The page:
The number one excuse I get from men in the gym about why they are not in good shape is that they are “getting old.”
Ironically, most of the guys giving me this excuse haven’t even hit forty yet.
Just recently, I had a client of mine hit a 1RM back squat of 235 lbs and a deadlift at 285 lbs—this coming just two weeks before his 59th birthday!
This client started with me just five years ago, almost thirty pounds lighter, and never having weight trained before in his life.
Getting older doesn’t have to mean that you put on 30 lbs of belly fat and throw your back out every time you bend down to tie your shoes.
What it does mean is that you can’t get away with being lazy like you did in your teens and twenties.
It takes being smarter about your workouts and making sure you warm up properly—ensuring that you’re sweating before you even touch a weight.
It takes doing mobility drills, so that you can squat and deadlift without rounding your back and bench press without blowing out a rotator cuff.
It takes great eating habits, which means a whole food diet with plenty of veggies and lots of clean protein, good carbs, and healthy fats.
It takes drinking more water and less alcohol.
Go ask the next beautiful woman you come across which she prefers better, the six pack in your fridge or the one under your shirt—I guarantee she’ll pick the latter.
At age 45, Hugh Jackman, star of X-MEN and Wolverine, has gotten bigger, leaner, and stronger with each film.
Some of the greatest athletes of all time have played well into their thirties.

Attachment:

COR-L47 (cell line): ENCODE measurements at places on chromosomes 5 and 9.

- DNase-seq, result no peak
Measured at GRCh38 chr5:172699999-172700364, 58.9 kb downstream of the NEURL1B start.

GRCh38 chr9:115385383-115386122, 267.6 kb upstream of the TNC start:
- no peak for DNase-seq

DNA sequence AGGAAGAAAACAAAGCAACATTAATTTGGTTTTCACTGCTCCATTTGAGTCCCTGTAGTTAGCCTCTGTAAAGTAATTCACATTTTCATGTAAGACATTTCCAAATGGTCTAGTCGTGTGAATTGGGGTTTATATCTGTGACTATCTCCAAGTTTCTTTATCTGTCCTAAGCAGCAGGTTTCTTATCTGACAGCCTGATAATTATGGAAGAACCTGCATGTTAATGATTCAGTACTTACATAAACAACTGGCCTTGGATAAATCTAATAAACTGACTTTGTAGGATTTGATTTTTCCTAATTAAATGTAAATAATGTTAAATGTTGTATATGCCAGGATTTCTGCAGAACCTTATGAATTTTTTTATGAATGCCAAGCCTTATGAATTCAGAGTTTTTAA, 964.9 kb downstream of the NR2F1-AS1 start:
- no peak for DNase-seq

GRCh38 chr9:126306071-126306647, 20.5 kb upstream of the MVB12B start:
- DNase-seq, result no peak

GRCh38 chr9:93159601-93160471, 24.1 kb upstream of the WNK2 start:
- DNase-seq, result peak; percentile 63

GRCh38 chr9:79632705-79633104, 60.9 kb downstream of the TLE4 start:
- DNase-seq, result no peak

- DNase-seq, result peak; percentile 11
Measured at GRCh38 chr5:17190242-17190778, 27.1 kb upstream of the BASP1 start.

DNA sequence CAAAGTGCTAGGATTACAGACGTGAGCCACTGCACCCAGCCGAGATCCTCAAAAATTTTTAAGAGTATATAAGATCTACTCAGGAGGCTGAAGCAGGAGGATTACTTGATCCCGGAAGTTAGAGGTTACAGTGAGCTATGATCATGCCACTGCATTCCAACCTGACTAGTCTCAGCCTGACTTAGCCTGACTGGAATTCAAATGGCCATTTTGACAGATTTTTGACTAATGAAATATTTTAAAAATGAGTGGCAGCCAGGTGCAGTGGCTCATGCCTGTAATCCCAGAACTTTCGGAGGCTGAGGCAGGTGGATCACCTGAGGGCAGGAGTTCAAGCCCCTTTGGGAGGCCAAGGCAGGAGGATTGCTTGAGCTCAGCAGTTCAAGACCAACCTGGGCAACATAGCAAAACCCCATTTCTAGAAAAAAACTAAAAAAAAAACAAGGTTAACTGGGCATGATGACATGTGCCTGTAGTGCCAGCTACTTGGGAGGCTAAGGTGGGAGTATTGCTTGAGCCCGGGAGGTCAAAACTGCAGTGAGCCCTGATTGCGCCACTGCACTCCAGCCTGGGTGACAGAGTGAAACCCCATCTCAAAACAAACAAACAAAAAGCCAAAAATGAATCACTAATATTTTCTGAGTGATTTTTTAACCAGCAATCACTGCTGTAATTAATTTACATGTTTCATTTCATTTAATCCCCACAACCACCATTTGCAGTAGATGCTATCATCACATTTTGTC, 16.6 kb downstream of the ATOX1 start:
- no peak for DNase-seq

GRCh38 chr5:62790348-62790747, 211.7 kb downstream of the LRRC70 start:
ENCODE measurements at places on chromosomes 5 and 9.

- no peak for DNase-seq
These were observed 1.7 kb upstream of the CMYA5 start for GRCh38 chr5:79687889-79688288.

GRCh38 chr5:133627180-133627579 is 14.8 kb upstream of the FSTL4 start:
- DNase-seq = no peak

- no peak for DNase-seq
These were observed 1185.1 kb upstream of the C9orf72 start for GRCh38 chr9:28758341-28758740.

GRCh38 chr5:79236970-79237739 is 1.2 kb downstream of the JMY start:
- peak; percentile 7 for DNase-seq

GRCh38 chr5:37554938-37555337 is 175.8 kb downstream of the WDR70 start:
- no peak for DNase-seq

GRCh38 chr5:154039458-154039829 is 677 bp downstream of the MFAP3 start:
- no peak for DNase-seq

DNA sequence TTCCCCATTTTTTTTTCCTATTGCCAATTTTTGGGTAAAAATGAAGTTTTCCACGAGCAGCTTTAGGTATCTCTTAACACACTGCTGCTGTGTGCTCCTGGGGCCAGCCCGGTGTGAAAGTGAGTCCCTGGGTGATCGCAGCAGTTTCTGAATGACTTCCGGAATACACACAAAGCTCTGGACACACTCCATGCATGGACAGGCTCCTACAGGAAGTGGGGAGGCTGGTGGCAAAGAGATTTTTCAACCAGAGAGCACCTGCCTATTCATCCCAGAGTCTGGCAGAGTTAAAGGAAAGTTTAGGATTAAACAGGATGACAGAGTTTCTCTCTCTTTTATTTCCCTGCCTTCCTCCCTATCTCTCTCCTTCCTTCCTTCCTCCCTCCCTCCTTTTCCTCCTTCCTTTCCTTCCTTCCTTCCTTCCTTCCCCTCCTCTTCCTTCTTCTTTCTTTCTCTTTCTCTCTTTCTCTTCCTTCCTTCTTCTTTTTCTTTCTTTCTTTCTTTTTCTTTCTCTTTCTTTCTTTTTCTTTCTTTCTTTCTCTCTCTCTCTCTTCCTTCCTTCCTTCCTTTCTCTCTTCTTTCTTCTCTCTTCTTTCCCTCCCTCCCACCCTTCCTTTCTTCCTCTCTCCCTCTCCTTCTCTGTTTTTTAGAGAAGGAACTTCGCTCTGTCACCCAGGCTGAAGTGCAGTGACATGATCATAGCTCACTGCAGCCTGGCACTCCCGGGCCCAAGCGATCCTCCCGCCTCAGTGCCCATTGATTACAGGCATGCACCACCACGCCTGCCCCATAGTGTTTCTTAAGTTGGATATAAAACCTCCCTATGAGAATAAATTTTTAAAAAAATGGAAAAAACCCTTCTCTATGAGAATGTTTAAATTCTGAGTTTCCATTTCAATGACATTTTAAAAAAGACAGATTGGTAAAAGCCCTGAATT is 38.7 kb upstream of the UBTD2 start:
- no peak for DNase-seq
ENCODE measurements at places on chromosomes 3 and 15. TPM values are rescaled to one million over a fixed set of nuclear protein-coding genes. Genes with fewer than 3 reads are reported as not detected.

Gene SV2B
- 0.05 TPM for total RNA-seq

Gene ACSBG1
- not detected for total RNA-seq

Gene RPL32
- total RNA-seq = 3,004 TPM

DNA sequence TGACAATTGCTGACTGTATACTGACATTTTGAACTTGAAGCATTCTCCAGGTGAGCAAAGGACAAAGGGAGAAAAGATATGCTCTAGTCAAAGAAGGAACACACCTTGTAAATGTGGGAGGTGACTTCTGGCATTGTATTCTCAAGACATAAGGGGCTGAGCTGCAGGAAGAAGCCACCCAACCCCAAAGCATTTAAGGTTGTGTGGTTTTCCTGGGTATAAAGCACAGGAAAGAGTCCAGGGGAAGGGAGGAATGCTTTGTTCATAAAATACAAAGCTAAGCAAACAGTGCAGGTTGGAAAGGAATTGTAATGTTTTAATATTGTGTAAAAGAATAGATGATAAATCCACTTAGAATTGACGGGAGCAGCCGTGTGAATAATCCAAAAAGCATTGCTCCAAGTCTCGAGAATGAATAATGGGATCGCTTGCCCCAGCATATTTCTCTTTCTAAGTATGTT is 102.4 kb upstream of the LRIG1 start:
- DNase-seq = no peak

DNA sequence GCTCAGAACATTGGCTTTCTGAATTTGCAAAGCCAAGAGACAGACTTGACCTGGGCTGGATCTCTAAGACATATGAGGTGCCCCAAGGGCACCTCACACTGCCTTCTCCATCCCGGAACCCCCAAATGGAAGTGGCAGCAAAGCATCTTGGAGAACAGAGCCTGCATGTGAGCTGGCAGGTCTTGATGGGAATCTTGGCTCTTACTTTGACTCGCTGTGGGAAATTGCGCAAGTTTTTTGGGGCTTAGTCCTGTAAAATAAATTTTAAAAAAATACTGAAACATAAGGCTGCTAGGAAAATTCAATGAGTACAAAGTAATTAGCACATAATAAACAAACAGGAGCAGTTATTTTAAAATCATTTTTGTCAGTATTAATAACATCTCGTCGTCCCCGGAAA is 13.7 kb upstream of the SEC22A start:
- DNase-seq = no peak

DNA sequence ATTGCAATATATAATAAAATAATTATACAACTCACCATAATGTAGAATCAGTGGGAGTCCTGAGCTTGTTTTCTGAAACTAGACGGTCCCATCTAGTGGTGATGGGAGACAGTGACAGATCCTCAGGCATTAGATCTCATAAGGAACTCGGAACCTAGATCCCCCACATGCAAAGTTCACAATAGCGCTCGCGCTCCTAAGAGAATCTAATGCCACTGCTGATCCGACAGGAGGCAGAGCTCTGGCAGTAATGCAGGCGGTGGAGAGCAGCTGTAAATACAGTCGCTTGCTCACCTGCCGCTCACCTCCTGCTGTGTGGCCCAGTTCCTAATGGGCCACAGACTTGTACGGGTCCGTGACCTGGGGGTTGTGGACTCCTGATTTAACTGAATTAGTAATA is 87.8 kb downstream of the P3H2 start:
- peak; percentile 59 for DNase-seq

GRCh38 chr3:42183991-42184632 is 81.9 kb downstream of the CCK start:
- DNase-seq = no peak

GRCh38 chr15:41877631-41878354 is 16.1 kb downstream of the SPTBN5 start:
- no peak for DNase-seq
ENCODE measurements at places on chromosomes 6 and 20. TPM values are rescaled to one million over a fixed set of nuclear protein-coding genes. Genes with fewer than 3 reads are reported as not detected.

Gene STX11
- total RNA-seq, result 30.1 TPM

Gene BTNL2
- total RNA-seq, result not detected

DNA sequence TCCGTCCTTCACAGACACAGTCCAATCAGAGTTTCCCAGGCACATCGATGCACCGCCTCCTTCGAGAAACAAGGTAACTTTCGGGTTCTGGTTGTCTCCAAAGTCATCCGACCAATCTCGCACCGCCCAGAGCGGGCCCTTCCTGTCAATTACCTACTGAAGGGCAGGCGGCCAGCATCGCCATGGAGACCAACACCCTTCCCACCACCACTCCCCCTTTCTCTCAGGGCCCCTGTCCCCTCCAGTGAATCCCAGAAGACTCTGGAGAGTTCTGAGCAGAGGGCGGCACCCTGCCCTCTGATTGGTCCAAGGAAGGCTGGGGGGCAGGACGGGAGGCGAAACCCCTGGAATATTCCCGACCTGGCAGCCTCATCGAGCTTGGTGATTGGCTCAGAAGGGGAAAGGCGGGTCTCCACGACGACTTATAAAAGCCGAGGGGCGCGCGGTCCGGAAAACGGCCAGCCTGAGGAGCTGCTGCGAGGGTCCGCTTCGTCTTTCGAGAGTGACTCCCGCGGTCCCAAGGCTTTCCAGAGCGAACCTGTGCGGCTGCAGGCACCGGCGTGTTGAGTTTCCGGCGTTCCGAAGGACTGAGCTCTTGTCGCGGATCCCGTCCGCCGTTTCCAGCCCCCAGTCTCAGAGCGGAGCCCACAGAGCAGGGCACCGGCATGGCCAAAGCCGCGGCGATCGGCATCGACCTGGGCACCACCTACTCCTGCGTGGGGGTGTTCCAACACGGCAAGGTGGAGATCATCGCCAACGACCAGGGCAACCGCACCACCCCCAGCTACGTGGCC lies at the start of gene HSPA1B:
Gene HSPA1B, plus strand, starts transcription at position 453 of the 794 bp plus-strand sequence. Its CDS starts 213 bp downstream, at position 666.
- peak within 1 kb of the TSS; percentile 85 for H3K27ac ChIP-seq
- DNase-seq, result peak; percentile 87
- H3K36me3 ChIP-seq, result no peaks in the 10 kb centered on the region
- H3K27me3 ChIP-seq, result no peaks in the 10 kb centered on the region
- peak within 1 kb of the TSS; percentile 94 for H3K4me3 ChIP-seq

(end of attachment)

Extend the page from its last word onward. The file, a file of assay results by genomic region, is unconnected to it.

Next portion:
Kobe Bryant is about to turn 36 years old, and has been playing professional basketball since 1996.
Ray Lewis, possibly the greatest linebacker of all time, played until the age of 38.
Michael Jordan became the oldest player ever to score 40 points in a game and average over 20 points per game at the age of 40.
I know what you’re saying, “Those guys are professionals; they get paid to stay in great shape—that’s their life!”
If these guys can withstand the pounding and abuse of multiple professional sports seasons well into their late thirties, you can make it to the gym and strength train for just 3 days per week.
You can get to a football field on the weekends and run some sprints.
You can take a long walk on off days and do some mobility work.
You CAN do it.
If you make the CHOICE not to, that’s perfectly fine— just please don’t blame it on your age.
Call it like it is:
You are fat and out of shape because you are lazy.
You’d rather drink a beer after work than get to the gym.
You’d rather eat out with your friends than prepare your own meals.
You’d rather stay up at night watching Fallon than get 8 hours of sleep.
You’d rather go for an easy jog than run back to back hundred meter sprints until you are on the verge of throwing up.
You’d rather try the latest workout video that you can do from the comfort of your living room, in thirty minutes or less, than get to a gym and hit the iron like a savage for a solid hour.
All of that is fine.
Just please don’t kid yourself and say it’s because you are old.
Because at the gym right now is probably someone 10 years your senior, warming up with your one rep max, at half your body fat percentage.